HIPAA: Understanding the Requirements (HIPAA on the Job)

by Bonnie Cassidy, MPA, RHIA, FHIMSS

(Editor's note: This is the first in a series of special inserts intended to help HIM professionals educate themselves about the Health Insurance Portability and Accountability Act [HIPAA] of 1996. In this installment, we take a look at this groundbreaking legislation from a nuts-and-bolts perspective. In future inserts, we'll look at more complex issues related to HIPAA.)

The primary intent of the Health Insurance Portability and Accountability Act (HIPAA) of 1996 (also known as Public Law 104-191) is to protect health insurance coverage for workers who change or lose their jobs. The administrative simplification provisions of HIPAA are found in Title II, subtitle F of this legislation.

What is Administrative Simplification?

The administrative simplification provisions aim to:

  • improve the efficiency and effectiveness of the healthcare system by standardizing the electronic transmission of certain administrative and financial transactions
  • protect the security and privacy of transmitted information

HIM Impact—What Does This Mean to Me?

National standards aim to achieve administrative savings and reduce the administrative burden on healthcare providers and health plans. Today, most providers and plans use many different electronic formats, with many different data requirements, to exchange claims, remittance advices, and other transactions. A national standard means one format for electronic transactions.

Once the standards are in place, providers will be able to submit a standard transaction containing standard content to any health plan and that plan will have to accept it. Furthermore, plans will be able to send one standard transaction (remittance advice or claim) to providers. National standards will make electronic data interchange (EDI) a viable alternative to paper processing.

A Look at the Provisions

HIPAA requires the Secretary of Health and Human Services (HHS) to adopt standards for nine administrative and financial healthcare transactions. These are:

1. health claims or equivalent encounter information
2. health claims attachments
3. enrollment and disenrollment in a health plan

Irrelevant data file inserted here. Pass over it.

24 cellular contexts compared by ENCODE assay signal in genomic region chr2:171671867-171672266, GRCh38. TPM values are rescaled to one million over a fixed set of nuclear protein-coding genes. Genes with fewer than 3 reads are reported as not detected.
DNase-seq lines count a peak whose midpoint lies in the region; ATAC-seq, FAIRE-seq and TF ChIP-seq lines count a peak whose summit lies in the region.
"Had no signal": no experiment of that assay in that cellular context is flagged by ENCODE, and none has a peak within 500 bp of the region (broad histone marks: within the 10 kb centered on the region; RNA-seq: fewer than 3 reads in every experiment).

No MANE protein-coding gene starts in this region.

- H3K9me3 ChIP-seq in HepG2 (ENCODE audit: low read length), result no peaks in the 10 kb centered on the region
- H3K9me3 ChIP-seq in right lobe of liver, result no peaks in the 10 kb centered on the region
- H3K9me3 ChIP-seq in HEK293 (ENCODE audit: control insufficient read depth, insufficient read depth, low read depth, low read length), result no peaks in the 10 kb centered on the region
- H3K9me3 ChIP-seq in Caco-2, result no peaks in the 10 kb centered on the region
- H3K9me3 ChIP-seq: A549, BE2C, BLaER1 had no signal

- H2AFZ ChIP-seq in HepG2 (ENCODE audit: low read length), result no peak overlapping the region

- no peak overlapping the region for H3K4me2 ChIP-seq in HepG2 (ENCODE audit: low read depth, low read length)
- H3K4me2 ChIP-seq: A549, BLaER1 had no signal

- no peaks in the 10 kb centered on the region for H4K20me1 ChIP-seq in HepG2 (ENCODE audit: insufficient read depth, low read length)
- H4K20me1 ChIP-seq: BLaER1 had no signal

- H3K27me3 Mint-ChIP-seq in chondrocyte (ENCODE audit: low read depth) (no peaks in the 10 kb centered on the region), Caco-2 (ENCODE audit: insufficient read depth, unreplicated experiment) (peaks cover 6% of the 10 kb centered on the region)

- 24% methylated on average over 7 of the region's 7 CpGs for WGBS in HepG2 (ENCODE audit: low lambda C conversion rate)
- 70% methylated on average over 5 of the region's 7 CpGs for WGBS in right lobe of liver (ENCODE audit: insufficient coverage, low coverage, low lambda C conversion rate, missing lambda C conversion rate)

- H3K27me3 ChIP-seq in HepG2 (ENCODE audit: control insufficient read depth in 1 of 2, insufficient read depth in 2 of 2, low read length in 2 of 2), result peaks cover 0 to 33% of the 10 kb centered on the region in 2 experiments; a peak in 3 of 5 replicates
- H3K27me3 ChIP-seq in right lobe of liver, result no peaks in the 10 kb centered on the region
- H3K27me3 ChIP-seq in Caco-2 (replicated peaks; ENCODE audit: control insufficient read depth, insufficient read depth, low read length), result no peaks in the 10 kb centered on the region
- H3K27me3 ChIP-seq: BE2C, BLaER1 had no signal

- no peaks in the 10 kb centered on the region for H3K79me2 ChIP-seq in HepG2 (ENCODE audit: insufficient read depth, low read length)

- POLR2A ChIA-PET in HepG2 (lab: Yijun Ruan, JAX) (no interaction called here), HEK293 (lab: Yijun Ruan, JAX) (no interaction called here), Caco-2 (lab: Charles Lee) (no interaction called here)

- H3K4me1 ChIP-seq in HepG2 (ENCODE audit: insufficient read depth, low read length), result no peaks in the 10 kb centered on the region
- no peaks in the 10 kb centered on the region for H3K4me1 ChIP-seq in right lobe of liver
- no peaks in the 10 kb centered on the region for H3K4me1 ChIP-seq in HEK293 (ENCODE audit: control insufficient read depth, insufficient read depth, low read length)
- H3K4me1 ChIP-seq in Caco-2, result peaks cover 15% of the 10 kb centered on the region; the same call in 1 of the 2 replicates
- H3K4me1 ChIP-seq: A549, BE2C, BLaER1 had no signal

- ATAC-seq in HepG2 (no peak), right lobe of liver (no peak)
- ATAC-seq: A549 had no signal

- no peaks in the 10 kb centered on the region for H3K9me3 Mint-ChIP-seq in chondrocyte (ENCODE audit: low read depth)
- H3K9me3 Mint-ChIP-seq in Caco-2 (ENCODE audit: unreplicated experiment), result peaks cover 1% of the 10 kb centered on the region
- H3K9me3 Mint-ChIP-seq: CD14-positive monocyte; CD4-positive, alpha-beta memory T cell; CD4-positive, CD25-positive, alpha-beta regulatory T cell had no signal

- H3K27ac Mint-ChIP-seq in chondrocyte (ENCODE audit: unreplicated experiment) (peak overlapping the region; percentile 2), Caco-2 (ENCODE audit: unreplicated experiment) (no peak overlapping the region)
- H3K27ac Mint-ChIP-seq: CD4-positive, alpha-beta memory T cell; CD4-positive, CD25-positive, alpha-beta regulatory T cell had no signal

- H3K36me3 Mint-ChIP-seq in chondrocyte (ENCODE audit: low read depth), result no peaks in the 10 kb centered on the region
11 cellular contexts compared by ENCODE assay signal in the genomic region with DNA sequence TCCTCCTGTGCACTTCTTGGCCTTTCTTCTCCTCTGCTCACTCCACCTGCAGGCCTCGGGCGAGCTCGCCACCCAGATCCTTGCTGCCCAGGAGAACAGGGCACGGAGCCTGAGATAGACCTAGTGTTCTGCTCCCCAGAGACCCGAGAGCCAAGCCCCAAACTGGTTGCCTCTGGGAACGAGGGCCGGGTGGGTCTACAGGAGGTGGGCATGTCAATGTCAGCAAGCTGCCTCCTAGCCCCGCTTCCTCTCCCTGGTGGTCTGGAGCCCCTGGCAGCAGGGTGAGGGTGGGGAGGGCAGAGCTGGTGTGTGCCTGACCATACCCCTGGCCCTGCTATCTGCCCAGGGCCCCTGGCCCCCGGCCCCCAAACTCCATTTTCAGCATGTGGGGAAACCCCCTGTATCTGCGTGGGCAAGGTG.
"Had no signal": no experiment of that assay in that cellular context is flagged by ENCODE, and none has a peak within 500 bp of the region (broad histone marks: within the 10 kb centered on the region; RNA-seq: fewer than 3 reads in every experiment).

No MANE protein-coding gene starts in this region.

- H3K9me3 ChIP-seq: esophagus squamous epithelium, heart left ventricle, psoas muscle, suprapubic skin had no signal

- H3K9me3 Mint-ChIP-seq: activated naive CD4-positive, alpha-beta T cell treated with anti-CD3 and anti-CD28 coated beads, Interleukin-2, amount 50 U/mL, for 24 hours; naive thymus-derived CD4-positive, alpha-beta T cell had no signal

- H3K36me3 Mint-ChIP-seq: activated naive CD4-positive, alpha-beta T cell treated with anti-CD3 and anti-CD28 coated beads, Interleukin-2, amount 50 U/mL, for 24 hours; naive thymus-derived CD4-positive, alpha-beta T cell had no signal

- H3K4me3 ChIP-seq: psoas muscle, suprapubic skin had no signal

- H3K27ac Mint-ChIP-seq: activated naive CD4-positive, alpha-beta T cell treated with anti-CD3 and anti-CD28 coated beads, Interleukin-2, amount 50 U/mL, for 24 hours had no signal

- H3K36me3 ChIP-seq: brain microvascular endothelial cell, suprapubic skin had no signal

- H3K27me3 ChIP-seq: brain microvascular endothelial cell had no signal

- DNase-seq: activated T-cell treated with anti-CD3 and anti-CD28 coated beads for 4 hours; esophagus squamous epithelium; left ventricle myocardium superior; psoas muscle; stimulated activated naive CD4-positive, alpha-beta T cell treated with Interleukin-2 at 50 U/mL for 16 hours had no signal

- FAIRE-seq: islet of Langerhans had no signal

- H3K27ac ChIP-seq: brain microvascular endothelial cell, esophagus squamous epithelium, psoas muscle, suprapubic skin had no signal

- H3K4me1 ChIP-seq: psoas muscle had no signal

4. eligibility for a health plan
5. healthcare payment and remittance advice
6. health plan premium payments
7. first report of injury
8. health claim status
9. referral certification and authorization

HIM Impact—What Does This Mean to Me?

To begin, understand that "HIPAA compliance" refers to all electronic claims transactions—not just for Medicare or Medicaid. These nine areas must be in compliance if you work at a physician's office, hospital, healthcare plan, fiscal intermediary, outsourced or consolidated business office, vendor, payer, or data clearinghouse. Healthcare providers who elect to conduct the administrative and financial transactions electronically must comply with the standards.

When Does My Employer Need to Be in Compliance?

Once HIPAA regulations are finalized, there will be a 24-month implementation or grace period. Small health plans will have 36 months to comply. There are specific penalties for failure to comply with the requirements and standards and wrongful disclosure of individually identifiable information.

Who Will Monitor Compliance?

We don't know yet. Every HIM director should anticipate self-reporting or surveys of compliance in the next two years. At a minimum, every healthcare organization dealing with electronic claims transactions should be preparing for HIPAA compliance. The first step is to understand the regulations, standards, and proposed rules.


HIPAA also directs the Secretary of HHS to adopt standards for unique health identifiers for:

  • individuals
  • employers
  • health plans or payers
  • healthcare providers

HIM Impact—What Should I Know About Unique Identifiers?

HHS published the notice of proposed rule-making for a national provider identifier in 1998. The proposed standard for national provider identifier is an eight-position alphanumeric identifier that includes a check digit in the last position. The identifier would be implemented through a central electronic enumerating system and would be managed by HCFA. Identifiers would be issued by one or more organizations known as "enumerators."